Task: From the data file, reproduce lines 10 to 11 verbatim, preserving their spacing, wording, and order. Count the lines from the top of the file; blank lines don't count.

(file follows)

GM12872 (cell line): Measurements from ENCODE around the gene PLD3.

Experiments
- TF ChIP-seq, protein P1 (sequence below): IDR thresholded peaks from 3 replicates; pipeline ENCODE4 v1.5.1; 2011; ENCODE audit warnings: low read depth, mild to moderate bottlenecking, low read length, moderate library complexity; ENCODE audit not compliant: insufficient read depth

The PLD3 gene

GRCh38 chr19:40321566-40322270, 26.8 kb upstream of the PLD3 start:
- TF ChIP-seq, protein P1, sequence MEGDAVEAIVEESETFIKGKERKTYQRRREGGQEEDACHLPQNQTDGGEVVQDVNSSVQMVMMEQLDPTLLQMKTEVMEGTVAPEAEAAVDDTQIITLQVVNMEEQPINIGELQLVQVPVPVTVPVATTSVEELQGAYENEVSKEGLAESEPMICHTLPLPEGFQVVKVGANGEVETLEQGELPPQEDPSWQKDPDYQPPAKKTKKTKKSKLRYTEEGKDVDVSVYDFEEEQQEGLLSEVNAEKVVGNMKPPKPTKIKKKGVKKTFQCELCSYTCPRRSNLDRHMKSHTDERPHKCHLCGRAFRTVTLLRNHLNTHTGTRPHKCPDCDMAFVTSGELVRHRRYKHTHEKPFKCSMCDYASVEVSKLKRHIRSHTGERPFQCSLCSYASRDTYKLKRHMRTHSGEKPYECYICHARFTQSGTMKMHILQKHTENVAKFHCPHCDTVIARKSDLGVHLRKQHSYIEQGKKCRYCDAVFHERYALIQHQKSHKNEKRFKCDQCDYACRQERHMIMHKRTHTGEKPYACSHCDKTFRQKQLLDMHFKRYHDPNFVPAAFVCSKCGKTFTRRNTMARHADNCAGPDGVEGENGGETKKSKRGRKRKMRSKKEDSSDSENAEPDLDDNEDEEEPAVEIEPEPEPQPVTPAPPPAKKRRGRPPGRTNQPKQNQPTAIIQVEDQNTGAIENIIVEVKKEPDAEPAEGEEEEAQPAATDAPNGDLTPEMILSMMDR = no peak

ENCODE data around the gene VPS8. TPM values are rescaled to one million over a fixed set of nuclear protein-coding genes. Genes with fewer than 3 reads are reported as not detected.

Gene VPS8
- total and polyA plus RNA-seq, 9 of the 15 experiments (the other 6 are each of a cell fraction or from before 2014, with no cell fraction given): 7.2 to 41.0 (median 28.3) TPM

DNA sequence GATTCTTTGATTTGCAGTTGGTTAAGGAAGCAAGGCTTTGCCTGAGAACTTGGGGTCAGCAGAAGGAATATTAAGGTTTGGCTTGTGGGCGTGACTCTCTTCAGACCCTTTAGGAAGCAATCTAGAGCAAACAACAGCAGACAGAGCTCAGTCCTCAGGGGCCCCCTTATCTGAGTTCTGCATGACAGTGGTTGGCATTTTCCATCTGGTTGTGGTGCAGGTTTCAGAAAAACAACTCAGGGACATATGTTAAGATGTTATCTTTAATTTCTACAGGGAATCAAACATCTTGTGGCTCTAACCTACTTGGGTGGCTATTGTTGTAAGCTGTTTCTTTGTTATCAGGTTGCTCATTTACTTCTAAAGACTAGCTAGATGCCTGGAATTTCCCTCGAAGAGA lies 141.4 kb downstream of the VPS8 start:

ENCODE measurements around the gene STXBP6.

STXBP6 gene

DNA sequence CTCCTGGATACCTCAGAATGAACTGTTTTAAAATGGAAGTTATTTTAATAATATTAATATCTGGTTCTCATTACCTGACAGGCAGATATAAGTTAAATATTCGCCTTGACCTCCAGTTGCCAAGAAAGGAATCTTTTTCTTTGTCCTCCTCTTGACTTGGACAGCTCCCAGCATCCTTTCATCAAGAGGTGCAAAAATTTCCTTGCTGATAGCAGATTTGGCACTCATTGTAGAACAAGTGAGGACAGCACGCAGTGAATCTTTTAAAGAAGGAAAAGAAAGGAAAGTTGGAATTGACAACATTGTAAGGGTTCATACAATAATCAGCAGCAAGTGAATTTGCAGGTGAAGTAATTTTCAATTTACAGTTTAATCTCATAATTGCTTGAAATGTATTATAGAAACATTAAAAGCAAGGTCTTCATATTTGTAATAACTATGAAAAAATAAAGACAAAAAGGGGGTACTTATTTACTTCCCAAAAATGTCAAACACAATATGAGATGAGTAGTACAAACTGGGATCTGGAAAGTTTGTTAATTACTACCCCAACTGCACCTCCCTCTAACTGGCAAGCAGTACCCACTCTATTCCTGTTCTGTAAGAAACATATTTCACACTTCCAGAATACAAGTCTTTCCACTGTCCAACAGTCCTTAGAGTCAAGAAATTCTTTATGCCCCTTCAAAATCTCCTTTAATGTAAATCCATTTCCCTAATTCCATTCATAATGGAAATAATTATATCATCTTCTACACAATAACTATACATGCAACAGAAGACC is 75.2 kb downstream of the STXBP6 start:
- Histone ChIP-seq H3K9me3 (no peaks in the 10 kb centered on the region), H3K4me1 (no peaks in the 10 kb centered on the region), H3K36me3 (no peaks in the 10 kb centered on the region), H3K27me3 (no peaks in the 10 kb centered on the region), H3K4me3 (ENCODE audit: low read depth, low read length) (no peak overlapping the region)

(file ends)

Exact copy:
DNA sequence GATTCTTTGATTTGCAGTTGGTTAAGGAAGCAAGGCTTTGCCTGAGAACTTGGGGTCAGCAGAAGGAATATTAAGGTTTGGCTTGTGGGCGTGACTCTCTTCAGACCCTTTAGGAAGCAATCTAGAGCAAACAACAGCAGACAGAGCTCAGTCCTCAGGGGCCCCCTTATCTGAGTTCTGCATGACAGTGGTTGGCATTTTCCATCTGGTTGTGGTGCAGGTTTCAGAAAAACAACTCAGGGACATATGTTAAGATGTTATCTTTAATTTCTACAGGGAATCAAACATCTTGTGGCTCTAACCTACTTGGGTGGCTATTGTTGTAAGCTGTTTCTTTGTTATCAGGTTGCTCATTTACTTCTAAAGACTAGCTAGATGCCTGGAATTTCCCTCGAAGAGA lies 141.4 kb downstream of the VPS8 start:

ENCODE measurements around the gene STXBP6.